Why do we eat Turkey for Thanksgiving?
The turkey might make an appearance at Christmas, and stops by to visit once in a while during the year, but he always shows up for Thanksgiving. Was it because turkey was served at the first Thanksgiving or is that a myth too? How turkey became tied to Thanksgiving is still a bit of a question. but there are a few different theories.
According to Wonderoplis, letters and records kept by early American settlers tell us that when the colonists sat down to dine with the Wampanoag Indians, beef and fowl were on the menu. While we don't know exactly which types of fowl were served, a letter by one of the pilgrims mentions a turkey hunting trip before the meal.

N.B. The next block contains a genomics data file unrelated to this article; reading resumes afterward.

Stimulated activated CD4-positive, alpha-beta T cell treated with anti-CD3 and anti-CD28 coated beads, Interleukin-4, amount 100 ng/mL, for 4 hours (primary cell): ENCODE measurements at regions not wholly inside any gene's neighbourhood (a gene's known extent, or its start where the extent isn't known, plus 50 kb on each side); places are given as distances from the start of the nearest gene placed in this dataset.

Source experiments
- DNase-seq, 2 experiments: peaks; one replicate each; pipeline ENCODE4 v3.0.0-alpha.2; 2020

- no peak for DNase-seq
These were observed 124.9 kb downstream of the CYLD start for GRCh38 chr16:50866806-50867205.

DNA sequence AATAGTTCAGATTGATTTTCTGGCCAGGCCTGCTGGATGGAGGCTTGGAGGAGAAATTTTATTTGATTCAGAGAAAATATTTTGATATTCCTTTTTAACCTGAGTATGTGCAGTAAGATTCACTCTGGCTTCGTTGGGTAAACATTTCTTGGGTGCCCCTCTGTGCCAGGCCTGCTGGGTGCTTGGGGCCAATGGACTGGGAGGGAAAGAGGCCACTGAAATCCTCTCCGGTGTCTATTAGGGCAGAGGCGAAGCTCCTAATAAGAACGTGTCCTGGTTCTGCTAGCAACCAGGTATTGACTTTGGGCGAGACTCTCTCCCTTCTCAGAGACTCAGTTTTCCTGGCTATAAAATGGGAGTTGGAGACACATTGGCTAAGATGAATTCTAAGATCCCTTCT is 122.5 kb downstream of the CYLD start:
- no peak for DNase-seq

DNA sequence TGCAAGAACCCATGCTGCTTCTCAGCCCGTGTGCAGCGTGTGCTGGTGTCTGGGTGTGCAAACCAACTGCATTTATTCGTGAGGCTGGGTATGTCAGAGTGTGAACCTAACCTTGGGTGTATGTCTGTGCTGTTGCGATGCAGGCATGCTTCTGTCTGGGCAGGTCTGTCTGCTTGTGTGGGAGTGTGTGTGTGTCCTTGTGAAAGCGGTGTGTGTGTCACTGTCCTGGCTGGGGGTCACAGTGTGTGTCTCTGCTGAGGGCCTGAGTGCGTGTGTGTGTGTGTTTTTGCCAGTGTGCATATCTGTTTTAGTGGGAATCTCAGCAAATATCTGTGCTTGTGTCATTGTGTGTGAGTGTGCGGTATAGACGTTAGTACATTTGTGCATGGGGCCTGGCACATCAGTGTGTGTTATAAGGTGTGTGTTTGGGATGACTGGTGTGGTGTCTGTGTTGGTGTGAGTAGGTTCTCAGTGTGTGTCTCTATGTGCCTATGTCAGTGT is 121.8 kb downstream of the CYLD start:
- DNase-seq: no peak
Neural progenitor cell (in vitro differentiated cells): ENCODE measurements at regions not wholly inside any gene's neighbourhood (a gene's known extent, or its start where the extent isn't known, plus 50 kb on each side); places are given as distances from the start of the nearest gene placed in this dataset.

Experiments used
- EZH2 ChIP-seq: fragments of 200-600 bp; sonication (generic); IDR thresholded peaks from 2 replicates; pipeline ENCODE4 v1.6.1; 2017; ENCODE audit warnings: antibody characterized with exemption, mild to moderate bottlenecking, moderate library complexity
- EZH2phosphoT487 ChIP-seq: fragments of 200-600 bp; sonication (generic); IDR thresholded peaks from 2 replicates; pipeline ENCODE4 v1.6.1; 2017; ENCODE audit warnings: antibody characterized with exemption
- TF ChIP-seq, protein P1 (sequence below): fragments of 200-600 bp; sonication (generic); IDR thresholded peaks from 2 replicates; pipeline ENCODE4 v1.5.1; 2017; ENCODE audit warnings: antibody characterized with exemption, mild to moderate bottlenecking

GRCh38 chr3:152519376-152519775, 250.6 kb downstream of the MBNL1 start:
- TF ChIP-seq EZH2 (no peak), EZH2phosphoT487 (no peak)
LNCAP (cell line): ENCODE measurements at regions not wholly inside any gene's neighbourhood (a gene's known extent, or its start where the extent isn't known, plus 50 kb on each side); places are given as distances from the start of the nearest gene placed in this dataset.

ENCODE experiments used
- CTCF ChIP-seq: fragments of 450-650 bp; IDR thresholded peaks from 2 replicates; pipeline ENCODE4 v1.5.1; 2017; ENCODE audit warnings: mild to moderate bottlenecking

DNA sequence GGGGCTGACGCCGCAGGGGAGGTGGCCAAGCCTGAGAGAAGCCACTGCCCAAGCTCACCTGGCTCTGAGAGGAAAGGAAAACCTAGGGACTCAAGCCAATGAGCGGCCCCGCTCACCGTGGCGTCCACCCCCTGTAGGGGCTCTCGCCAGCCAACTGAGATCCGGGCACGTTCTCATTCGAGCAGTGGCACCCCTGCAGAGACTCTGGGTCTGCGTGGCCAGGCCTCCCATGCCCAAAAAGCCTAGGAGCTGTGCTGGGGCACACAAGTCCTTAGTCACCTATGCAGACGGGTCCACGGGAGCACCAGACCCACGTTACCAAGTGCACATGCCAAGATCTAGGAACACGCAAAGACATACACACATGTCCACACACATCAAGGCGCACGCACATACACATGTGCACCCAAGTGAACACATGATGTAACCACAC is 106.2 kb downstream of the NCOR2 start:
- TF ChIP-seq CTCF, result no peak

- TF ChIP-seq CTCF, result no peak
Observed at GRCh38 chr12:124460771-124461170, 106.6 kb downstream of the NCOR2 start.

Another theory attributes the Thanksgiving turkey to the Queen Elizabeth of England. The story says during the 16th century, a fleet of Spanish ships sunk on their way to attack England. When the Queen received this news she was eating dinner and was so thrilled that she ordered another goose be served. Some historians say the early settlers were inspired by the queen's actions and roasted a turkey instead of a goose.
No matter how they ended up on our Thanksgiving table, we certainly are "Thankful" they did.